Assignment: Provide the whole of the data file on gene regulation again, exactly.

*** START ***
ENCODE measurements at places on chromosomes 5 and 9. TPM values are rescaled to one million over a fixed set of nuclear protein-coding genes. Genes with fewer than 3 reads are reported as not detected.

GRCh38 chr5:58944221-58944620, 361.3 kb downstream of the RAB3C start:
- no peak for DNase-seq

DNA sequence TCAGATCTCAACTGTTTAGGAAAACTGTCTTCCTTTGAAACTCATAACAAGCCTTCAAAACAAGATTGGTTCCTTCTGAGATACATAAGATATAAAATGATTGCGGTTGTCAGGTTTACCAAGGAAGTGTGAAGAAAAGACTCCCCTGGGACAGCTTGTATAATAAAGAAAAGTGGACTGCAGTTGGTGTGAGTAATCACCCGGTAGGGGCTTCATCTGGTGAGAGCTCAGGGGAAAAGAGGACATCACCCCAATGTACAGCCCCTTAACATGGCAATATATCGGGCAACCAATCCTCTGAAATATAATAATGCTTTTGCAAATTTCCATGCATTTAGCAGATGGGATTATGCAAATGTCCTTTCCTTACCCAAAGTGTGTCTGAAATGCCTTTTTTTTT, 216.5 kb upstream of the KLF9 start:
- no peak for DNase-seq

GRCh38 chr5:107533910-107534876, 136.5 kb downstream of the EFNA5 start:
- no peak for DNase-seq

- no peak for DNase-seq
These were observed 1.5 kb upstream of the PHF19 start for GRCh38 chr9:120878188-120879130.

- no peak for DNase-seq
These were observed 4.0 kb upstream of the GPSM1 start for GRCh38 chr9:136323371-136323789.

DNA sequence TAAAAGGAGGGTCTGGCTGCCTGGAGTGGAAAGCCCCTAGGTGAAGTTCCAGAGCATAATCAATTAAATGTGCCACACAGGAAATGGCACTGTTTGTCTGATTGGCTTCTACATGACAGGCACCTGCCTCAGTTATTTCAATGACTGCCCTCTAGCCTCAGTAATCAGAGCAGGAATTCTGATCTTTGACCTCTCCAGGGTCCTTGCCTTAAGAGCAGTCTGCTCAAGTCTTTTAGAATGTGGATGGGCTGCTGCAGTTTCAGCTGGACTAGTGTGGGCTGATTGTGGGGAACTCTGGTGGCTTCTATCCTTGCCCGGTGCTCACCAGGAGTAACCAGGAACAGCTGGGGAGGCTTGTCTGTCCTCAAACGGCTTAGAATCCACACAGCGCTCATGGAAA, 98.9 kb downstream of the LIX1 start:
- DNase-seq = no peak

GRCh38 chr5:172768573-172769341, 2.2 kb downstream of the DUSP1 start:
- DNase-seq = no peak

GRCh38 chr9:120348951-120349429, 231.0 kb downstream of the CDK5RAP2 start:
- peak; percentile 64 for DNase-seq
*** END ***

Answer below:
ENCODE measurements at places on chromosomes 5 and 9. TPM values are rescaled to one million over a fixed set of nuclear protein-coding genes. Genes with fewer than 3 reads are reported as not detected.

GRCh38 chr5:58944221-58944620, 361.3 kb downstream of the RAB3C start:
- no peak for DNase-seq

DNA sequence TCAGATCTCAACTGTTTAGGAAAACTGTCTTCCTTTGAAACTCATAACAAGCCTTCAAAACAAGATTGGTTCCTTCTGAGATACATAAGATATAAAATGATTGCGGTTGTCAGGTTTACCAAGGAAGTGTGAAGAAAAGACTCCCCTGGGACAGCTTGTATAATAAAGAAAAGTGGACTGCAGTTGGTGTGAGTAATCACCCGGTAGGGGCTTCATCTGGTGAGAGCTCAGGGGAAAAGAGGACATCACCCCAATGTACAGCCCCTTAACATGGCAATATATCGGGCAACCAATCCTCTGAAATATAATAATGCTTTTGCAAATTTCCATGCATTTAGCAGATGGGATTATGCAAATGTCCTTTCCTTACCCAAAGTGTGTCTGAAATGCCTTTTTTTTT, 216.5 kb upstream of the KLF9 start:
- no peak for DNase-seq

GRCh38 chr5:107533910-107534876, 136.5 kb downstream of the EFNA5 start:
- no peak for DNase-seq

- no peak for DNase-seq
These were observed 1.5 kb upstream of the PHF19 start for GRCh38 chr9:120878188-120879130.

- no peak for DNase-seq
These were observed 4.0 kb upstream of the GPSM1 start for GRCh38 chr9:136323371-136323789.

DNA sequence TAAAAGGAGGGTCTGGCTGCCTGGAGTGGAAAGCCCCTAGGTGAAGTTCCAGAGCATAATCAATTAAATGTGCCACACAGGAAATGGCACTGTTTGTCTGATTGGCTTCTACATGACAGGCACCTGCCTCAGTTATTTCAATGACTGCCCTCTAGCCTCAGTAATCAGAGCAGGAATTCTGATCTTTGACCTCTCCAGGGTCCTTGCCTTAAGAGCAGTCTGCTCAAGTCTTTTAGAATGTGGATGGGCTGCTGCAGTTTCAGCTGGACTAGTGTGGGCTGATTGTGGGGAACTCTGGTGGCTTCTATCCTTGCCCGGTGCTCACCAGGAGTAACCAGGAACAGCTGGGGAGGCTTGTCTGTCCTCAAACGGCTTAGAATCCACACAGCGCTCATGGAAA, 98.9 kb downstream of the LIX1 start:
- DNase-seq = no peak

GRCh38 chr5:172768573-172769341, 2.2 kb downstream of the DUSP1 start:
- DNase-seq = no peak

GRCh38 chr9:120348951-120349429, 231.0 kb downstream of the CDK5RAP2 start:
- peak; percentile 64 for DNase-seq